We start with Wednesday attempting to contact Goody Addams. Last episode, if you’ll recall, Morticia explained the difference between a psychic dove and a raven. Since Goody Addams was the last raven psychic in the family line, it’s got to be her that trains Wednesday.
But her seance is a failure, and Wednesday is interrupted by a magazine note shoved under the door. It says to meet someone at a crypt for answers.
When she gets there, it turns out that her friends have put together a surprise birthday party for her. Before she can cut the cake, however, she has a vision.
Goody Addams tells her that she must find a specific gate. After some investigation, Wednesday discovers it’s the gate to the old Gates house.
Wednesday goes to investigate, but she isn’t the only one. She is nearly discovered by Mayor Walker. He is also investigating the Gates family, even though they’re all reported to be dead. He leaves a message for Sheriff Galpin and is almost immediately run over by a car.
This incident is enough to get Wednesday’s town villages revoked. Though this seems like an empty punishment since the whole school is on lockdown. Someone burned Fire Will Rain on their front lawn.
Wednesday isn’t one for believing the rules apply to her. She has it in her head that she’s meant to save Nevermore Academy, probably from whatever descendent of Crackstone who’s still around. So she has no problem lying to Enid and Tyler and convincing them to help her sneak off campus and explore the Gates house further.
This, of course, is an incredibly informative trip. The kids find a hidden altar to Crackstone, as well as the missing body parts from the monster’s victims. They also find evidence that someone’s been staying in the house. Someone who’s staying in what looks like a little girl’s room.
Before they can find anything more, the monster finds them. They barely escape, and go to the sheriff with what they find.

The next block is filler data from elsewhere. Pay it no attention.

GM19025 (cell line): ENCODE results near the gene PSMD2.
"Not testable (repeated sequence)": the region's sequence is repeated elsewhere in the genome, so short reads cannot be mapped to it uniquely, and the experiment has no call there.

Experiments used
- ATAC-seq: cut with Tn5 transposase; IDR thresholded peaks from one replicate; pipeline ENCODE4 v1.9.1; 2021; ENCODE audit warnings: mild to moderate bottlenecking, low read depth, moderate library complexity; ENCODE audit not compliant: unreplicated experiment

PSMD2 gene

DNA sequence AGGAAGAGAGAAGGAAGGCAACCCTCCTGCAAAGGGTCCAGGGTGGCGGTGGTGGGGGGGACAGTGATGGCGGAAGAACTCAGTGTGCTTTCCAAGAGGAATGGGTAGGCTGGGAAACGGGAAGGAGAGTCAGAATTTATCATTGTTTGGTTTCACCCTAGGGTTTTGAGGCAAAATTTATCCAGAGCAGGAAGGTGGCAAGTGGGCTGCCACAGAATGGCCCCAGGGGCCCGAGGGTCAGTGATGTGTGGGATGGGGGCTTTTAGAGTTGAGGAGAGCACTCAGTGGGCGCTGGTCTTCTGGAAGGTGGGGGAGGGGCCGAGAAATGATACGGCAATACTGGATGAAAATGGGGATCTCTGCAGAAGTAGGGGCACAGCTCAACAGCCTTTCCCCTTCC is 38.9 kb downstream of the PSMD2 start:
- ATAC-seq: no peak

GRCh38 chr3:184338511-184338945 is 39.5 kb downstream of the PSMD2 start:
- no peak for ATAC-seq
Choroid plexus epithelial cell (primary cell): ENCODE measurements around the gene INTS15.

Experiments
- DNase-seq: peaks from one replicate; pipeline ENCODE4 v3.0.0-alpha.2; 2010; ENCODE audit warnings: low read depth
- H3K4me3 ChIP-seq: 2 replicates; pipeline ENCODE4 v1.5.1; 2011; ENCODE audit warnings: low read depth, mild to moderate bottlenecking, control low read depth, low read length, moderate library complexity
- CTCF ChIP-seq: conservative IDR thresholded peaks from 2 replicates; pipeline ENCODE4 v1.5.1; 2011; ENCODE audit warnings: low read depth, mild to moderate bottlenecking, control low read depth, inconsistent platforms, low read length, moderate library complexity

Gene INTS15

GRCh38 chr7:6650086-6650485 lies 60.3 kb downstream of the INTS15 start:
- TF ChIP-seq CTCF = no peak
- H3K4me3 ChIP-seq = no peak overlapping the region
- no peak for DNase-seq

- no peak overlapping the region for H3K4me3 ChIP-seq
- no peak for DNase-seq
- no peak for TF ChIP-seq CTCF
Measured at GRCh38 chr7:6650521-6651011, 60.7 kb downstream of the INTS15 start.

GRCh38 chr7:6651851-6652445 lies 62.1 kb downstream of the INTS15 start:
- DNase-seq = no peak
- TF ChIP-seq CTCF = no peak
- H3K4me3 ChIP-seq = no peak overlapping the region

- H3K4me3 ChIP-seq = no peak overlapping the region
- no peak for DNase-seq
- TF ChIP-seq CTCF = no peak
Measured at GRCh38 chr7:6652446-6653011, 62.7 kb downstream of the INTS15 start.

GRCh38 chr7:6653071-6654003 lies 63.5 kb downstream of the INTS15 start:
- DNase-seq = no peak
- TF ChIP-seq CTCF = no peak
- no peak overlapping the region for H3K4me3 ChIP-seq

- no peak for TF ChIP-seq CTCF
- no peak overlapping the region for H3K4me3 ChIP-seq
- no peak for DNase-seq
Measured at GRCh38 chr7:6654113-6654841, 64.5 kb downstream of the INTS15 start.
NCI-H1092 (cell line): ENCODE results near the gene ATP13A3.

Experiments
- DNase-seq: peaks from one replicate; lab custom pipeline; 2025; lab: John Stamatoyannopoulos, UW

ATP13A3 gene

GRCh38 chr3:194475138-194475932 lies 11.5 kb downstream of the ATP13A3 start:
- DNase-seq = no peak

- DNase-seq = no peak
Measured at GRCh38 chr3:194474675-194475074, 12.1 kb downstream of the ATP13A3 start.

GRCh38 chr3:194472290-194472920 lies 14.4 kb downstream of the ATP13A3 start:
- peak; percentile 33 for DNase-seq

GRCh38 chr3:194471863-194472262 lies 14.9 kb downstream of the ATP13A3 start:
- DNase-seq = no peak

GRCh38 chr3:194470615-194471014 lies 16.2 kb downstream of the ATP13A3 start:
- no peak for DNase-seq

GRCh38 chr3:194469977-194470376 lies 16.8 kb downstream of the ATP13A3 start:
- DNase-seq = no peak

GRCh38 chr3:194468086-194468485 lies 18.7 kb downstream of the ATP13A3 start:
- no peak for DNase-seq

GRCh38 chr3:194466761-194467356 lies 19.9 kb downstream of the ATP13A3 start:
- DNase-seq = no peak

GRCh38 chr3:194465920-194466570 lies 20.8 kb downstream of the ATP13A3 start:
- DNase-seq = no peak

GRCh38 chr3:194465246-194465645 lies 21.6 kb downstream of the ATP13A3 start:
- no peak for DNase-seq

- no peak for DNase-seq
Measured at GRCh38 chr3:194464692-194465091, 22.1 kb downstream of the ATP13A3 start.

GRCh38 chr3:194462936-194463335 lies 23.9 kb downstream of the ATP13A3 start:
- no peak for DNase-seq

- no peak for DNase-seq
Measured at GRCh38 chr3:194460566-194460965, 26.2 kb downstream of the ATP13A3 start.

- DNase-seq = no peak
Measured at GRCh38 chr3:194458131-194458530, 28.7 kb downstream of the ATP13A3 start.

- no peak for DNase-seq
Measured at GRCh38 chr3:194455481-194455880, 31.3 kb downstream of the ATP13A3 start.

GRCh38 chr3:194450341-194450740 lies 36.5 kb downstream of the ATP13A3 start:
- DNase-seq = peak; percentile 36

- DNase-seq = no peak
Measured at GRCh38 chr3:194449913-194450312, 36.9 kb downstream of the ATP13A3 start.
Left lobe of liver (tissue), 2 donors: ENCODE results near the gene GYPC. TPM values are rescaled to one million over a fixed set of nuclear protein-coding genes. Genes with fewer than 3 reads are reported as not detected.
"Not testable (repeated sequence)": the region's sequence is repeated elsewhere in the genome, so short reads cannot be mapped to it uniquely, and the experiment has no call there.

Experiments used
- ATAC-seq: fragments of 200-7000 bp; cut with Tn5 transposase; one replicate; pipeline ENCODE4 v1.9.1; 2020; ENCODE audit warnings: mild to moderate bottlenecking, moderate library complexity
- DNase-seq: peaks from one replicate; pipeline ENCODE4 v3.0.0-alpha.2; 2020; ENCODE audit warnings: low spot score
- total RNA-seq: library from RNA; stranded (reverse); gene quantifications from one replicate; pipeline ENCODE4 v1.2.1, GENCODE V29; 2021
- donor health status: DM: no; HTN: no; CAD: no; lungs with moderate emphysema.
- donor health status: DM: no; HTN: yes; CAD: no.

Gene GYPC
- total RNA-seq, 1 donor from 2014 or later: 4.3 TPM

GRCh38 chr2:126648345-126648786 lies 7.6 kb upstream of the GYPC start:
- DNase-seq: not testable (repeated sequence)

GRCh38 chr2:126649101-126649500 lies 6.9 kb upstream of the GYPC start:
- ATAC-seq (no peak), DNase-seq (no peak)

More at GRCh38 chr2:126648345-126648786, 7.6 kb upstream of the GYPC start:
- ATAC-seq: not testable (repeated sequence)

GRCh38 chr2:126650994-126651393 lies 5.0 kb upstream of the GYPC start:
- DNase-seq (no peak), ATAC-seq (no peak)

Of course, the house has been cleared out by the time Sheriff Galpin arrives. Furious that his son was almost killed, he tells Wednesday to stay away from him.
Because that always works, right?
Galpin isn’t the only one angry. Enid is fed up with the way Wednesday has been treating her. And so she leaves their room to bunk with someone else, leaving Wednesday alone.
This episode was well done. The discoveries at the house were exciting, and I’m almost sure I know who’s behind the murders at this point. Overall, this was a good ramp-up to the season finale.
Finally, this episode did something I was worried just wasn’t going to happen. And for that alone, it deserves praise.
Wednesday has been incredibly selfish and inconsiderate since the first episode. She’s been rude and demanding towards Thing. She’s ignored her friends’ needs and emotions while insisting they put themselves in danger for her investigation. She has respected no one’s boundaries, even while other people have at least tried to respect hers.
And now, it’s finally come back to bite her. All of the people who have been doing their best to show her kindness and support are finally done with her bullshit.
Yes, this is a good thing! Characters are best when they’re allowed to learn and grow. When they don’t come to us flawless. When they mess up and learn from it. Especially for a show aimed at kids, this is essential.
If you’d asked me at the beginning of the season if this character was going to experience honest character growth, I’d have assured you it would never happen. Much to my surprise, it’s happening. I hope that Wednesday is going to come out of this a better person. With two episodes left in the season, there’s plenty of time for that. (4 / 5)